Lester Holt Previews NBC News Special 'Coronavirus Pandemic'

Meaghan Darwish
NBC news Lester Holt
Q&A NBC News

NBC Nightly News' Lester Holt is tackling the Coronavirus in an NBC News Special Report: Coronavirus Pandemic.

Hoping to provide some insight on the global crisis, Holt, along with various correspondents and experts, will present the latest information about the situation Americans and everyone across the globe currently face. In collaboration with Facebook, viewers will be able to submit questions on the NBC News and MSNBC Facebook and Instagram pages that will be answered on air.

We caught up with Holt ahead of the Thursday, March 19 broadcast. Below, he's previewing the special, discussing changes in the newsroom and more.

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How long will the NBC late-night sketch show be on hiatus?

What should viewers expect from this coverage?

Lester Holt: Well, this is going to be rolling out in real time. This story keeps changing by the day and so it will reflect where we are in this crisis. But it essentially embodies what has been our guiding principal from the beginning of this which is to bring the facts to people. This is not a story that we have to sell but what we do have to do is remind folks that we're here to get the answers.

It's a shared crisis, we're all in this, we all have the same questions and we want real answers, even the ones that are going to be ugly. So, we're putting together a panel of medical and other experts in the field as well as our team of correspondents who will show your where things stand, what we're prepared to handle, what could come and [the] personal efforts to protect ourselves. And we'll try to answer as many questions as we can from our viewers.

Lester Holt

(Credit: Heidi Gutman/NBC)

What's key to approaching and reporting a global crisis like this?

It's tough because early on in the reporting at one point I reminded people that we're not here to alarm you, we don't want to do that, but we do need to address these issues and go wherever this story will take us. And it's obviously taken us down very dark alleys. The key is to balance our coverage with things that offer some hope. I've done some reporting on the work on vaccines but we also have to talk about the state of our medical infrastructure right now.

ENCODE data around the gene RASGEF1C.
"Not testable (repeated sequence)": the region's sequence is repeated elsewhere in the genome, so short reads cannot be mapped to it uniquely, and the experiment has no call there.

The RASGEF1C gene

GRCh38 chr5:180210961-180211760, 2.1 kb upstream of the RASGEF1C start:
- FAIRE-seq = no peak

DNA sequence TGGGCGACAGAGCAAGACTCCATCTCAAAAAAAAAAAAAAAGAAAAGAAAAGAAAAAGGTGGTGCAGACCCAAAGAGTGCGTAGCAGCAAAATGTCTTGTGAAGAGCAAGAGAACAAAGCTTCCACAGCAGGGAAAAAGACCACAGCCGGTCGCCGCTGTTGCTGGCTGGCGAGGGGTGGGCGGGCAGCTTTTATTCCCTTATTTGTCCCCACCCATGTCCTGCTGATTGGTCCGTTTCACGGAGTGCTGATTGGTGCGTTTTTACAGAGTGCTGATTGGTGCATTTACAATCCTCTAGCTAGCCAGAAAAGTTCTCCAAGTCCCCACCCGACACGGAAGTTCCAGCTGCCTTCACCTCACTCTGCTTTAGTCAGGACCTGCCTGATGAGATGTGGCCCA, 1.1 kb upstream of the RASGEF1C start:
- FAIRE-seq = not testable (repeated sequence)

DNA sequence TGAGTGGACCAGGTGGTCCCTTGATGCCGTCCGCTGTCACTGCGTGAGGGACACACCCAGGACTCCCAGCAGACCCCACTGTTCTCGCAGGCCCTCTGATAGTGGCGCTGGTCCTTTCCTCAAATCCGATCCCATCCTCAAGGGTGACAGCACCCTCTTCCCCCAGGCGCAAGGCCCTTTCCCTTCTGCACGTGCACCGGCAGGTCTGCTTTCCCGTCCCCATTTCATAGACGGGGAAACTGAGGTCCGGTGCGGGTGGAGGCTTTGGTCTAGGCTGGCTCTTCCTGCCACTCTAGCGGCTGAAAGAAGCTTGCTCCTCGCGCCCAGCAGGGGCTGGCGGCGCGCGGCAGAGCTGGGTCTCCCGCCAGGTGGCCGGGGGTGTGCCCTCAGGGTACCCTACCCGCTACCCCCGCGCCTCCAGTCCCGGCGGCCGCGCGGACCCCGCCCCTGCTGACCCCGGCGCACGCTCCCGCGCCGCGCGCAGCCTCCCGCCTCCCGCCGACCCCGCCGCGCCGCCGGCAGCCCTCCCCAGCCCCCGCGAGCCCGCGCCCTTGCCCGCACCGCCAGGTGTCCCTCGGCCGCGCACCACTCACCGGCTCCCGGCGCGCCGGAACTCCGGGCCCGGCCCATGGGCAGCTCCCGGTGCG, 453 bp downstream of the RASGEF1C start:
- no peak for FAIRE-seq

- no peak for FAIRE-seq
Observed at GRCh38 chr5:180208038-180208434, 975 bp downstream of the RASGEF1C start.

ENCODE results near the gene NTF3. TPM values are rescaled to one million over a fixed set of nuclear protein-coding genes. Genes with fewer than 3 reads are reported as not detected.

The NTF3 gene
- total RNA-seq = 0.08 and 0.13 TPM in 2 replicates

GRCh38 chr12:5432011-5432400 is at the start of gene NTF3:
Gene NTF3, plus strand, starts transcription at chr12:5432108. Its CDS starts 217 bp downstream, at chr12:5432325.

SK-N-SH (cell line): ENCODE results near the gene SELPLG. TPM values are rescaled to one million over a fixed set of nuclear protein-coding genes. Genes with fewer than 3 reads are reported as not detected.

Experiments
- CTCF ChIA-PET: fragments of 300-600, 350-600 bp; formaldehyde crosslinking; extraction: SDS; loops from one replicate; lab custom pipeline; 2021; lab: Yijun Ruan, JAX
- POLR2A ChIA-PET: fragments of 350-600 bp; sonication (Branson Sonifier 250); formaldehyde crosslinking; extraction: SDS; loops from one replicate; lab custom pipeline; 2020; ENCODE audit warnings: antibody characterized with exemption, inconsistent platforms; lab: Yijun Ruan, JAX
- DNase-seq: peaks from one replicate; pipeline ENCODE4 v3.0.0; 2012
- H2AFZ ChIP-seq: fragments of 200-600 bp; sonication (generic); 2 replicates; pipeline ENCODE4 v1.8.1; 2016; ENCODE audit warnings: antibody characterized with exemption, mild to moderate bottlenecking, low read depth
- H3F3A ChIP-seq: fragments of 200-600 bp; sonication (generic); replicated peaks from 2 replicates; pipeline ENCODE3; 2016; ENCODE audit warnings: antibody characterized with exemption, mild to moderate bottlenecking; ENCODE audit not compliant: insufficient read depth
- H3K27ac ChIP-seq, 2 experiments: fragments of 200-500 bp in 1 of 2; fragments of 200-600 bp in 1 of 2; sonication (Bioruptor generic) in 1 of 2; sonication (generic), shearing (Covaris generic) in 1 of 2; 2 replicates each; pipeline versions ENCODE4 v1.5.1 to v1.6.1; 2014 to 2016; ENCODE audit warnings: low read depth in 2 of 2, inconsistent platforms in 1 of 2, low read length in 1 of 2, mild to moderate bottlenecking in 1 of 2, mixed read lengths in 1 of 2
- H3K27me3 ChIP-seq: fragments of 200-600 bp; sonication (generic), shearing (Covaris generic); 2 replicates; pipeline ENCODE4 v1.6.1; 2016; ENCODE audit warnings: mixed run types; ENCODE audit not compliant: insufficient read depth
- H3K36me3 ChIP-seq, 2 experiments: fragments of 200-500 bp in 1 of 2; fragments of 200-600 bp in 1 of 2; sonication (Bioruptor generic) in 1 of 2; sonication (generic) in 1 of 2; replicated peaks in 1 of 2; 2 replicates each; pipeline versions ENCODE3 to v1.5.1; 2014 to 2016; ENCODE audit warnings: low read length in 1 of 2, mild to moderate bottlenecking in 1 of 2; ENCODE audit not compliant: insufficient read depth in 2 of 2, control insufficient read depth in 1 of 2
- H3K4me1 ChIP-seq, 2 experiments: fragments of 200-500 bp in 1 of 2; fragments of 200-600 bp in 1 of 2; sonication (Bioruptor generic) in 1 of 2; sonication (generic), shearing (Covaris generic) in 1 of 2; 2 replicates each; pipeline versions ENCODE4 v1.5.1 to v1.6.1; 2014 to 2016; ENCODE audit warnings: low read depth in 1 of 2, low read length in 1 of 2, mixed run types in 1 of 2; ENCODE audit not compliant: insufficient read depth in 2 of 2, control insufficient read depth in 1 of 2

Our primary job as journalists is to hold our leaders in account and we're trying to do that as well. But really, this is basic journalism, this is asking the questions and getting the answers as quickly to folks as we possibly can and also try to dispel rumors. A lot of different stories are floating out there and a lot of them aren't nefarious, it's just a result of when people don't have information. When people are frightened, that's when [rumors] sometimes find their oxygen.

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What kind of changes have you noticed in the newsroom as many offices go remote?

It has transformed our work in ways that I just can't believe. I have an open door policy in my office, but my door is now closed. I'm essentially self-isolated at work, my interaction with people even 30 feet from me is over the computer or on telephone. I obviously have to go to a studio, where we're maintaining distance there, I'm putting on my own audio equipment and microphones. So we're working the best we can and try and take care of each other.

We're also prepared to move, I've got a camera and a live setup in my living room, if that's where I have to anchor Nightly News that's what I'll do. My colleague Savannah Guthrie, she was feeling under the weather today, and she decided to heed the advice and stay home and she was able to broadcast from home. It's not ideal, but as long as we're able to continue to provide answers, whether we do them from a multi-million dollar studio or my dining room table, we're going to do it.

NBC News

(Credit: NBC News)

What can you say about the correspondents and specialists involved in this broadcast?

Cynthia McFadden did a fascinating piece last night about the makers of ventilators — there's only a handful of them in the country and now they're under great pressure to produce a lot them in a very short amount of time as they can be critical in treating some of the more serious patients. And so, we'll have her reporting, and as I said, a lot of this we're still developing the broadcast because it's going to reflect where we are at the moment.

What else would you like viewers to know?

[I'll] say we're journalists who got into this business because we want to make a difference and we want to inform the public and be accurate and that's what we're doing. This is our calling. I'm proud to have that role during this global crisis.

NBC News Special Report: Coronavirus Pandemic, Thursday, March 19, 10/9c, NBC, MSNBC, NBC News Now and Telemundo Digital